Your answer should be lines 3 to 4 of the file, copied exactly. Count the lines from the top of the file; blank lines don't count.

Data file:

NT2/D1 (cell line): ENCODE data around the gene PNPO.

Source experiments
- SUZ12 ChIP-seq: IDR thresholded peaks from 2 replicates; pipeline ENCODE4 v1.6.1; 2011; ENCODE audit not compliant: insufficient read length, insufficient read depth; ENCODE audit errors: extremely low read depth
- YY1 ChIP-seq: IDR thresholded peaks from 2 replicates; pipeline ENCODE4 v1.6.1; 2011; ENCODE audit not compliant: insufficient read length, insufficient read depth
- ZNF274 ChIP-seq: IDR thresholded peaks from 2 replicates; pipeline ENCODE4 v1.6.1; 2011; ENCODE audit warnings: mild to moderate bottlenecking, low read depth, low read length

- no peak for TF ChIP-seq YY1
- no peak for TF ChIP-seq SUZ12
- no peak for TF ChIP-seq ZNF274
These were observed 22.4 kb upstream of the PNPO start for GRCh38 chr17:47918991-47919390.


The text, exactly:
- SUZ12 ChIP-seq: IDR thresholded peaks from 2 replicates; pipeline ENCODE4 v1.6.1; 2011; ENCODE audit not compliant: insufficient read length, insufficient read depth; ENCODE audit errors: extremely low read depth
- YY1 ChIP-seq: IDR thresholded peaks from 2 replicates; pipeline ENCODE4 v1.6.1; 2011; ENCODE audit not compliant: insufficient read length, insufficient read depth